Modelk-shotXWINOPAWSXXCOPAXNLIHate Speech
mGPT1.3B 56.2 53.1 55.5 40.6 50.0 
57.0 51.3 54.9 36.1 ✗ 
56.8 52.2 54.8 37.4 50.8 
16 54.5 52.2 54.8 37.9 ✗ 
mGPT13B 59.3 51.5 58.2 42.6 53.1 
61.0 50.6 57.9 37.5 ✗ 
61.8 51.6 58.3 41.4 51.5 
16 59.2 55.1 57.3 33.3 ✗ 
XGLM1.7B 54.2 50.3 55.5 42.6 50.1 
58.0 45.9 56.8 36.4 ✗ 
57.9 45.9 56.2 38.8 49.5 
16 ✗ 44.2 56.1 36.5 ✗ 
XGLM7.5B 59.2 50.1 55.5 44.7 50.1 
63.7 46.4 60.6 36.9 ✗ 
64.2 45.3 61.4 40.1 51.8 
16 ✗ 44.9 62.5 40.0 ✗ 
Modelk-shotXWINOPAWSXXCOPAXNLIHate Speech
mGPT1.3B 56.2 53.1 55.5 40.6 50.0 
57.0 51.3 54.9 36.1 ✗ 
56.8 52.2 54.8 37.4 50.8 
16 54.5 52.2 54.8 37.9 ✗ 
mGPT13B 59.3 51.5 58.2 42.6 53.1 
61.0 50.6 57.9 37.5 ✗ 
61.8 51.6 58.3 41.4 51.5 
16 59.2 55.1 57.3 33.3 ✗ 
XGLM1.7B 54.2 50.3 55.5 42.6 50.1 
58.0 45.9 56.8 36.4 ✗ 
57.9 45.9 56.2 38.8 49.5 
16 ✗ 44.2 56.1 36.5 ✗ 
XGLM7.5B 59.2 50.1 55.5 44.7 50.1 
63.7 46.4 60.6 36.9 ✗ 
64.2 45.3 61.4 40.1 51.8 
16 ✗ 44.9 62.5 40.0 ✗ 

Overall, we observe that mGPT1.3B is comparable with XGLM1.7B while having fewer weights and is pretrained in twice as many languages. mGPT13B performs better than XGLM7.5B in zero-shot setting on all tasks except XNLI. At the same time, it lags behind in a few-shot setting being better than XGLM7.5B only in XNLI and PAWSX tasks. Comparing the performance across languages, we find that English receives the highest accuracy for all tasks. The mGPT1.3B and mGPT13B models show high accuracy for the Austronesian, Dravidian, Japonic, Germanic, and Romance language families. Only the Afro-Asiatic family gets low accuracy. The mGPT models perform better than the XGLM counterparts for Austronesian, Koreanic, and Romance languages.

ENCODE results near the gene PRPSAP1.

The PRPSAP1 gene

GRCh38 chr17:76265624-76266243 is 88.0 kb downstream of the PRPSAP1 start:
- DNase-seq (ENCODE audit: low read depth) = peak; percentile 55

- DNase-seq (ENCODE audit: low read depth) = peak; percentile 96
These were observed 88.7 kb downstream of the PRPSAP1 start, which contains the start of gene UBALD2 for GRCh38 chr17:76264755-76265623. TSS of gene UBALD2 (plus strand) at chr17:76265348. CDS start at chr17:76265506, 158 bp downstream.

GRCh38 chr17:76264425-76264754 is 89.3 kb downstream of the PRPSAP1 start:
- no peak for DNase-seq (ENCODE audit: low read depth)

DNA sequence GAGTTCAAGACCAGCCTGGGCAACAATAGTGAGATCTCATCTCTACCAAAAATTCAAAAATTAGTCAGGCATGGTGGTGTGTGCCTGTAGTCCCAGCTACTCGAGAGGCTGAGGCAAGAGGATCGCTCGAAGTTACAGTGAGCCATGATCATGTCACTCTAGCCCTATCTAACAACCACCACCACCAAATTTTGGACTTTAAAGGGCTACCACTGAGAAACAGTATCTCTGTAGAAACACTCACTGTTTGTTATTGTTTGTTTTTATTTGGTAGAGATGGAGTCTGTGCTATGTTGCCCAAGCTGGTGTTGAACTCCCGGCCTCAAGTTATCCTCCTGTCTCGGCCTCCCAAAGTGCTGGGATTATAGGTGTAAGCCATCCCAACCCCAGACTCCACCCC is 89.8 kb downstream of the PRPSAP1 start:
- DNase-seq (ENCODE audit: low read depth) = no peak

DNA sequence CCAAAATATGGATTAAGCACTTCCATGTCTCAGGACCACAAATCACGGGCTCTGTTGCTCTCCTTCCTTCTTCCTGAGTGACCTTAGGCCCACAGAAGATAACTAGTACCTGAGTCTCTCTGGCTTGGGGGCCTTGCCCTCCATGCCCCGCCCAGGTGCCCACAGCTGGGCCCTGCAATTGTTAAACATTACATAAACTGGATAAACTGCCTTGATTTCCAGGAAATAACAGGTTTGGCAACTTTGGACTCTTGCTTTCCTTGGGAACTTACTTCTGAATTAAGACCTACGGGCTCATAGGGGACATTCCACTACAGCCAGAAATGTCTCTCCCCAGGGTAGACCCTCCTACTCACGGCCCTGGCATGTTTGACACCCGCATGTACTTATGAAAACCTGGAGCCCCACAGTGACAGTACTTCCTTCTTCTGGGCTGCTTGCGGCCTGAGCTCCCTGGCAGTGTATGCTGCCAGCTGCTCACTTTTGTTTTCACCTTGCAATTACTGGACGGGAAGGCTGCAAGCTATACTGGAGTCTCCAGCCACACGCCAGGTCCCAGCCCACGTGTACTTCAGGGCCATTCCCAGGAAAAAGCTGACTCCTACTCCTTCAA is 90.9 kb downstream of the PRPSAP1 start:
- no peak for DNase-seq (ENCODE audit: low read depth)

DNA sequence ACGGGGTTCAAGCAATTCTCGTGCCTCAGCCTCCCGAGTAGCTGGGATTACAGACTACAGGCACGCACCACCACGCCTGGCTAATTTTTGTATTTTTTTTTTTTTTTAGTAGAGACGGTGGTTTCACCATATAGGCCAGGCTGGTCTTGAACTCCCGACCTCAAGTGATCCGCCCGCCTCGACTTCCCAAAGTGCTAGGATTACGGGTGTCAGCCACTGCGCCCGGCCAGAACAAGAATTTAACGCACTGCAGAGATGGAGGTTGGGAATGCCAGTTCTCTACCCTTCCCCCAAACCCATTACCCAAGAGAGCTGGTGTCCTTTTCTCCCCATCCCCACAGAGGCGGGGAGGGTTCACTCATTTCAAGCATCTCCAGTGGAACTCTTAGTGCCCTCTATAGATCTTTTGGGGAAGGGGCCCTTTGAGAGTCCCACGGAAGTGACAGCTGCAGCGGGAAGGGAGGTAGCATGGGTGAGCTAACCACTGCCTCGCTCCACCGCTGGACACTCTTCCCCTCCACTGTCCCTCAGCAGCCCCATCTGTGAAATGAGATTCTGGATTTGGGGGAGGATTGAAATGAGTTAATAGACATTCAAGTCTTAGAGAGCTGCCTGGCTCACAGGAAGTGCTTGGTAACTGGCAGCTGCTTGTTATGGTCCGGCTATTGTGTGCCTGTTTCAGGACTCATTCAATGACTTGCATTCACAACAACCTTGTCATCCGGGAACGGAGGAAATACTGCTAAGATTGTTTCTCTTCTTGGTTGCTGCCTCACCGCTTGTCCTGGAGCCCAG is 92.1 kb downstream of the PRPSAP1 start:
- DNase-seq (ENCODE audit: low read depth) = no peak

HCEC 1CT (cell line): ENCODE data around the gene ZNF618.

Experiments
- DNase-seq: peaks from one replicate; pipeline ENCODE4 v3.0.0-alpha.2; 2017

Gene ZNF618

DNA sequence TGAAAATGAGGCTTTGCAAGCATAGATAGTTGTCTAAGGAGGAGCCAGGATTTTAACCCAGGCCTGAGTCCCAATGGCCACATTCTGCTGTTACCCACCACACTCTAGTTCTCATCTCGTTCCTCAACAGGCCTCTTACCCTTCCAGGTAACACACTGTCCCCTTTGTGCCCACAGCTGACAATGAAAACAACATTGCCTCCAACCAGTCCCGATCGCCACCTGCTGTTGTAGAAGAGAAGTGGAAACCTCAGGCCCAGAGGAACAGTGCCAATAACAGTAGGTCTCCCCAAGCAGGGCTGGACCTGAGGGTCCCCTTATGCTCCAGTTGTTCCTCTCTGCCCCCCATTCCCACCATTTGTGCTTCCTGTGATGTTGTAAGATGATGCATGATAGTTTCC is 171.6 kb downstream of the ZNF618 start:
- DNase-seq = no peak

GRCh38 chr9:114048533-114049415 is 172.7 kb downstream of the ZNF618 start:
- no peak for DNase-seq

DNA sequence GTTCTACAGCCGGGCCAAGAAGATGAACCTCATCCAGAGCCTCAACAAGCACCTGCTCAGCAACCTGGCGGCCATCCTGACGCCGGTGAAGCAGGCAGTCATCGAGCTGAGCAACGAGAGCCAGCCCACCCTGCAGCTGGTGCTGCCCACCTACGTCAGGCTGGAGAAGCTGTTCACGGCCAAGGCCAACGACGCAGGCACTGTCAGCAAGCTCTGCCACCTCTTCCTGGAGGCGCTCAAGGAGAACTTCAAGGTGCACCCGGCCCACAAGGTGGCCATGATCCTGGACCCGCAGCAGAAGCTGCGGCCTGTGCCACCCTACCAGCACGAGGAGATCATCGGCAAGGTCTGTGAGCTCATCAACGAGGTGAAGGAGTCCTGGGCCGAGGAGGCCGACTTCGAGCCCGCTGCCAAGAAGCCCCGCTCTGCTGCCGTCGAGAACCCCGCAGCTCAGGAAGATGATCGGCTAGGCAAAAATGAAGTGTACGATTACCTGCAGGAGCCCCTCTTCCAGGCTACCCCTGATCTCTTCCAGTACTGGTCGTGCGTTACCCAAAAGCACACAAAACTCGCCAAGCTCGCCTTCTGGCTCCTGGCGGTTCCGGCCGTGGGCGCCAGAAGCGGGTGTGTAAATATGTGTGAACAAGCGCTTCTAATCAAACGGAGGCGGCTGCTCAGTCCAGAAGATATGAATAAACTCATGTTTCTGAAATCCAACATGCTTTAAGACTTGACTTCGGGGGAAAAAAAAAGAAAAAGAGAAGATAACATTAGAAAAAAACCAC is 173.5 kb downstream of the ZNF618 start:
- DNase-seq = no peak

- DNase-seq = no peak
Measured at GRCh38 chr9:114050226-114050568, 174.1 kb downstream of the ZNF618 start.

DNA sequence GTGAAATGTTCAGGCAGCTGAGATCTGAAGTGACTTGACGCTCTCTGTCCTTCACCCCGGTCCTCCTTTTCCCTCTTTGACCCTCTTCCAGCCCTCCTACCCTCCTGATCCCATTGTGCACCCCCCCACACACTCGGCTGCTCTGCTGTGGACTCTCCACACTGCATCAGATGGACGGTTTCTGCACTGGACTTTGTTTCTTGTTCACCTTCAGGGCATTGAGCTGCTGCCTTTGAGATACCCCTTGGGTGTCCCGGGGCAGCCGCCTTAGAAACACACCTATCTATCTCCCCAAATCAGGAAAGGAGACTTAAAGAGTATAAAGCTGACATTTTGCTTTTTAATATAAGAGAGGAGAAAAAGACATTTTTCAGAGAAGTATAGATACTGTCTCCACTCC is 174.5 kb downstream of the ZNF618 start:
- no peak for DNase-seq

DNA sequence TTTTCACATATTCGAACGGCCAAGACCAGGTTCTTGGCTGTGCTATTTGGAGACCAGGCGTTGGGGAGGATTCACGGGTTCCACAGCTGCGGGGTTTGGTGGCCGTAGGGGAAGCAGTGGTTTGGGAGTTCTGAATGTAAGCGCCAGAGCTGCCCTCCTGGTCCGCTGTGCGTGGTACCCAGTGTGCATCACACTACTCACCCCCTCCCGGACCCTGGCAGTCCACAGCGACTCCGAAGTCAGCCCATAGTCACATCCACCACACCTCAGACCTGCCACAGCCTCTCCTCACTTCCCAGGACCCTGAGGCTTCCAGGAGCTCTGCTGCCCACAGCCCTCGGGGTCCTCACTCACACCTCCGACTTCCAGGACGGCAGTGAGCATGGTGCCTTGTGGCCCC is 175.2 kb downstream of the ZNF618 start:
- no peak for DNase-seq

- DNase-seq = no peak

Our results on hate speech detection are consistent with Lin et al. The performance is slightly better across the five languages but still close to random guessing (see Table 8). The manual analysis shows that the behavior is sensitive to the input prompts, most notably for Polish. Increasing the number of demonstrations can lead to performance degradation on some classification tasks for both mGPT and XGLM.

Table 8: